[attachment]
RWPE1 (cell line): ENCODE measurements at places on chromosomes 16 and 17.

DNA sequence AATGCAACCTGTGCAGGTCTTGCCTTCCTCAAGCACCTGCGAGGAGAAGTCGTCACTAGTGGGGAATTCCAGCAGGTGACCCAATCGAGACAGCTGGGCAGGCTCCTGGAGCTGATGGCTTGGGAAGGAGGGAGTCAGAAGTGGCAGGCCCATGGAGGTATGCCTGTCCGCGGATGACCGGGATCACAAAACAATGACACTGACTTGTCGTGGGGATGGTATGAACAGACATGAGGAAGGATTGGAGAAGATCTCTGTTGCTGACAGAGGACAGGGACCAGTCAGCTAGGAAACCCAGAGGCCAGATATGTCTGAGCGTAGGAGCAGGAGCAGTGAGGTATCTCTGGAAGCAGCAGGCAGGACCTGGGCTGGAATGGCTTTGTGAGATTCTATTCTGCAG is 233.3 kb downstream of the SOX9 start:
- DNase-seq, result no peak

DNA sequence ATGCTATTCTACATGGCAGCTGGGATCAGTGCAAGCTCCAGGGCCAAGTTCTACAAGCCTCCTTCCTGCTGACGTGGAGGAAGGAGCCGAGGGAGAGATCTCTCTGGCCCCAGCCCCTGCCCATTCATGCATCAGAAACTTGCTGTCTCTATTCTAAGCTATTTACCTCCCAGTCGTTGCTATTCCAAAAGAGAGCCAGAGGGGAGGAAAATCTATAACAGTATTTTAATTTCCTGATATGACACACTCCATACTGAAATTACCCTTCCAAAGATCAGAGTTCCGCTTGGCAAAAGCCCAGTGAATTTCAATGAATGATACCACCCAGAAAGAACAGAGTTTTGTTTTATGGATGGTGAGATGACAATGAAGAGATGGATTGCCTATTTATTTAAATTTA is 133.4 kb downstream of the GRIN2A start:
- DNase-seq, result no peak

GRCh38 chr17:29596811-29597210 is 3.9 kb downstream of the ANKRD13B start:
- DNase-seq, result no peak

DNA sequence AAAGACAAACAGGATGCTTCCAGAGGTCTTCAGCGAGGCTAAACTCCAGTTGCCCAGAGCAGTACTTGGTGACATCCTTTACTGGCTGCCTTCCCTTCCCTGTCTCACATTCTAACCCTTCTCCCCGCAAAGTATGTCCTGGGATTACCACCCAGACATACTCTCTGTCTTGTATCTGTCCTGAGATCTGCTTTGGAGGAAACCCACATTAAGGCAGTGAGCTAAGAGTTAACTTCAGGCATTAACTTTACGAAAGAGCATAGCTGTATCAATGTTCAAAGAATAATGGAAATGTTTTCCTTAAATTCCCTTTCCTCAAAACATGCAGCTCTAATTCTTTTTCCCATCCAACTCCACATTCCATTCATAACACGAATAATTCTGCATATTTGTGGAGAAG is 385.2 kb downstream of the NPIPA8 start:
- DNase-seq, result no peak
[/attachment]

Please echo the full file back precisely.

RWPE1 (cell line): ENCODE measurements at places on chromosomes 16 and 17.

DNA sequence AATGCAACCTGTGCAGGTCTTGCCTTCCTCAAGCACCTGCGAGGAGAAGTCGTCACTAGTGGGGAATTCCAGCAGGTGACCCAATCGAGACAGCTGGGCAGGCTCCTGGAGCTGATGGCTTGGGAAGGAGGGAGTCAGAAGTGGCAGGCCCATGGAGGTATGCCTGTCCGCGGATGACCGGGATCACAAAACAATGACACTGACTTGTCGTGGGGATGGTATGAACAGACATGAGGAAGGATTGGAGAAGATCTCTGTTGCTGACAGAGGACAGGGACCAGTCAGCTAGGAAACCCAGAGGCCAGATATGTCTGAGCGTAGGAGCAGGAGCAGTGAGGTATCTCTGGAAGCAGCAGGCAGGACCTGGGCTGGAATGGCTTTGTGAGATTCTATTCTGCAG is 233.3 kb downstream of the SOX9 start:
- DNase-seq, result no peak

DNA sequence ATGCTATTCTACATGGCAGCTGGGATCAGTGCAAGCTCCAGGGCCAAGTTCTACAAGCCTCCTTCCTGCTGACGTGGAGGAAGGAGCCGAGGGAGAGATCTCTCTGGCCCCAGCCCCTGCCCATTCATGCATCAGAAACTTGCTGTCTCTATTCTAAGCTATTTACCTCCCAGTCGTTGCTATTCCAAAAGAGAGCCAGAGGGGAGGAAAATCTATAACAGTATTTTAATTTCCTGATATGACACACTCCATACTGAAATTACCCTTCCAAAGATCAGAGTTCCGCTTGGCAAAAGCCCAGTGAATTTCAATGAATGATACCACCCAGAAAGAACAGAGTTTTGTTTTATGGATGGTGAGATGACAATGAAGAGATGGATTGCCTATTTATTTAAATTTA is 133.4 kb downstream of the GRIN2A start:
- DNase-seq, result no peak

GRCh38 chr17:29596811-29597210 is 3.9 kb downstream of the ANKRD13B start:
- DNase-seq, result no peak

DNA sequence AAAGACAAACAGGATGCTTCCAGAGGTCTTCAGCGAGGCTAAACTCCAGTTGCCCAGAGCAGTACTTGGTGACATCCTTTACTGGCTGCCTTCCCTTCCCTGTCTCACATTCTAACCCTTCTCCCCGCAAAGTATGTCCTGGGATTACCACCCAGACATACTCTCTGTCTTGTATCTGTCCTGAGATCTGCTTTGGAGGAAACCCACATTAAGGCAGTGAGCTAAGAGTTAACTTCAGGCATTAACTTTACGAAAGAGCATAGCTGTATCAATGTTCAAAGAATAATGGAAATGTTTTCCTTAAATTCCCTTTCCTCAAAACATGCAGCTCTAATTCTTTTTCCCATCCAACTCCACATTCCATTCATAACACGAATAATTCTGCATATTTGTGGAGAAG is 385.2 kb downstream of the NPIPA8 start:
- DNase-seq, result no peak